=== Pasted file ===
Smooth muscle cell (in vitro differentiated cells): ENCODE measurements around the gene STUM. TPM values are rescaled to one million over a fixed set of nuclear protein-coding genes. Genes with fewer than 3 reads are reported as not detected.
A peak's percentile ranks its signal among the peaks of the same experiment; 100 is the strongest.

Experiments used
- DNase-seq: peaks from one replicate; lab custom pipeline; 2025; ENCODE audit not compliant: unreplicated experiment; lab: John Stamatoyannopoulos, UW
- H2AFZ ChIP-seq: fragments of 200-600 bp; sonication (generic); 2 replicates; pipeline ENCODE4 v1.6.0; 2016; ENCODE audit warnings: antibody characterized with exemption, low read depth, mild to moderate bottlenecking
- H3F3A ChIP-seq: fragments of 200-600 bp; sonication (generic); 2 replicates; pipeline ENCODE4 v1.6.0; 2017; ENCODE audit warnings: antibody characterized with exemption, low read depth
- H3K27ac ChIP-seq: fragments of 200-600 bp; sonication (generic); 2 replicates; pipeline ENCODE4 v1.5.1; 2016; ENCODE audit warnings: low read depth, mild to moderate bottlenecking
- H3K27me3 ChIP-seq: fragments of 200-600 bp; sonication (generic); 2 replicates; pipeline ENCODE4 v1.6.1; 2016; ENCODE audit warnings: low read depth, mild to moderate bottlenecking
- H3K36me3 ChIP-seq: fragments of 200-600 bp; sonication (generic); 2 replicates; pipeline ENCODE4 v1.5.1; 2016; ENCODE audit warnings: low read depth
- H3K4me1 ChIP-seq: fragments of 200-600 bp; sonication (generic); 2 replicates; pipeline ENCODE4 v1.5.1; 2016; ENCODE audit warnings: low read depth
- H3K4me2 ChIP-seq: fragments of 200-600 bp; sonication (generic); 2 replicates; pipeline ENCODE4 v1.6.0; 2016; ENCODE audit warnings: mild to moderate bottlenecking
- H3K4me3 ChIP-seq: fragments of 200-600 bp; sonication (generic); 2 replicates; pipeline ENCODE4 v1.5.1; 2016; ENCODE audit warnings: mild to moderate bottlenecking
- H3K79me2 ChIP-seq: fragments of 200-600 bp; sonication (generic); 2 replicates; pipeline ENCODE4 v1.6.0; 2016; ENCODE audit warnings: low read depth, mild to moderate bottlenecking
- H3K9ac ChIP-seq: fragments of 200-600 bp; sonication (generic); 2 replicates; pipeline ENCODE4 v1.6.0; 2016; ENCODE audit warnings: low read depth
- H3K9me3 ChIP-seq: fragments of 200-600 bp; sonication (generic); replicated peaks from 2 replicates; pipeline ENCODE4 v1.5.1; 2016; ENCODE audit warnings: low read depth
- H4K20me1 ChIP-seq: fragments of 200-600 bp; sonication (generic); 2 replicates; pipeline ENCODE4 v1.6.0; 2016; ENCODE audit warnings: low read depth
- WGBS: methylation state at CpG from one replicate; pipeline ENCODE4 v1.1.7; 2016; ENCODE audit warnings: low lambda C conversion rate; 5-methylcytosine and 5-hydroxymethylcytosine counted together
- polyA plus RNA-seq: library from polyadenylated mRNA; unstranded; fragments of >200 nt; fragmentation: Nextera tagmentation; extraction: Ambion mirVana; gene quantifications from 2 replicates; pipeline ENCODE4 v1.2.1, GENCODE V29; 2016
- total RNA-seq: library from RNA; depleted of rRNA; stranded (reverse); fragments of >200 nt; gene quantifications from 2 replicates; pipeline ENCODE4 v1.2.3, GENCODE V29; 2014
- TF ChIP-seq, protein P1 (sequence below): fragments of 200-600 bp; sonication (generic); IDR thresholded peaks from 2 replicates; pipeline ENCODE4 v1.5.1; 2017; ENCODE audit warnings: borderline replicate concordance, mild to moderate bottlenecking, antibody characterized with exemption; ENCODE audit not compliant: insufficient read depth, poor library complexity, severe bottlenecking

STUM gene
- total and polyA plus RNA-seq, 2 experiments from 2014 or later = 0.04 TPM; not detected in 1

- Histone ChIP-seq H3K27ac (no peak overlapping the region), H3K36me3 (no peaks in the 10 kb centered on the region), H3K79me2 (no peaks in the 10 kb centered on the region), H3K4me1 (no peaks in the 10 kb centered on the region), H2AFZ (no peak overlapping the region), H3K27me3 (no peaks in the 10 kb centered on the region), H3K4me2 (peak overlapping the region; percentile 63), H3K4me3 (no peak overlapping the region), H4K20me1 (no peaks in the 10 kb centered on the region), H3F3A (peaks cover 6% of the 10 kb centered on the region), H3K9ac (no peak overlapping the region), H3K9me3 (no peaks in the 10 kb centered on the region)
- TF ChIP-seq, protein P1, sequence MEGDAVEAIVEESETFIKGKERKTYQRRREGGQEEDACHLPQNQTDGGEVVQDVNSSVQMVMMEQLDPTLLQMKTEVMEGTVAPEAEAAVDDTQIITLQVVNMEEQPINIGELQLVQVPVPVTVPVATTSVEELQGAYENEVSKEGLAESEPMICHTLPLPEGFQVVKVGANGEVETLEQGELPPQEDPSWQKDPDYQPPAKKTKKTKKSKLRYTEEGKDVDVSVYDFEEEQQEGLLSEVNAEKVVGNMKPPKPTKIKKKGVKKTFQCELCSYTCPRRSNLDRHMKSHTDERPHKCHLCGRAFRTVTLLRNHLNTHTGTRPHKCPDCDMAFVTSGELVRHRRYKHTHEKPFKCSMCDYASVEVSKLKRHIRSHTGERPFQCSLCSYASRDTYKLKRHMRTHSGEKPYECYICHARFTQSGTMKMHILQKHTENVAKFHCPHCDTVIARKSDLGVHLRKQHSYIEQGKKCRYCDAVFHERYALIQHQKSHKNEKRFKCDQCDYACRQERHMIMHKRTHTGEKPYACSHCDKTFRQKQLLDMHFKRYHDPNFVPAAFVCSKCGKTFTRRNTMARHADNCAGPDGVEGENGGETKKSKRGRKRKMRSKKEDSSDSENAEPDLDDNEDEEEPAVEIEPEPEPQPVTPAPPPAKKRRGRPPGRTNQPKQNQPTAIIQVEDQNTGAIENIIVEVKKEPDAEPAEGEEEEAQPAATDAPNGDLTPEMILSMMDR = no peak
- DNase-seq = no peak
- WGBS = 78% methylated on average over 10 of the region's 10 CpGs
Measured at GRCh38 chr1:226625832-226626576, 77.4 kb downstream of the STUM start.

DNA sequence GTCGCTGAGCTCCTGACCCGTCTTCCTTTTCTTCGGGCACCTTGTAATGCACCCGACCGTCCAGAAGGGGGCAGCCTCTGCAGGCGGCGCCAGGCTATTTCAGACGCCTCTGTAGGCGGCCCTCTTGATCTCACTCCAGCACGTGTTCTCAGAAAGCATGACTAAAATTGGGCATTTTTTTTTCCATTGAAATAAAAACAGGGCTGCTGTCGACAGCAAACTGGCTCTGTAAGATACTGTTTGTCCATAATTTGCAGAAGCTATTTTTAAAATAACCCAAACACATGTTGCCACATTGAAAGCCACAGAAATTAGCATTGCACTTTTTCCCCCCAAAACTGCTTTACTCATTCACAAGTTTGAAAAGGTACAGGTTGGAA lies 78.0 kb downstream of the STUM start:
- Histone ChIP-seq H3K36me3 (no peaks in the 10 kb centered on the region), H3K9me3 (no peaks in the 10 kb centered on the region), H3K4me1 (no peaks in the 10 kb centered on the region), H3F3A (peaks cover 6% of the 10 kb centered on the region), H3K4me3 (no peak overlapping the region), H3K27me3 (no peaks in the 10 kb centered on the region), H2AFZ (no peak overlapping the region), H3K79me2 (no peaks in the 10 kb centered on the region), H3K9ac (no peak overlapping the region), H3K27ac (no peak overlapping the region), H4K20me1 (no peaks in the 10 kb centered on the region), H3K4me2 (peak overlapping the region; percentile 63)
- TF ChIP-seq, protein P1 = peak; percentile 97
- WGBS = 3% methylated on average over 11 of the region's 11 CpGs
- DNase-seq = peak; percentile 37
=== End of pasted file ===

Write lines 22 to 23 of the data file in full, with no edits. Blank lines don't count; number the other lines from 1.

- total and polyA plus RNA-seq, 2 experiments from 2014 or later = 0.04 TPM; not detected in 1

- Histone ChIP-seq H3K27ac (no peak overlapping the region), H3K36me3 (no peaks in the 10 kb centered on the region), H3K79me2 (no peaks in the 10 kb centered on the region), H3K4me1 (no peaks in the 10 kb centered on the region), H2AFZ (no peak overlapping the region), H3K27me3 (no peaks in the 10 kb centered on the region), H3K4me2 (peak overlapping the region; percentile 63), H3K4me3 (no peak overlapping the region), H4K20me1 (no peaks in the 10 kb centered on the region), H3F3A (peaks cover 6% of the 10 kb centered on the region), H3K9ac (no peak overlapping the region), H3K9me3 (no peaks in the 10 kb centered on the region)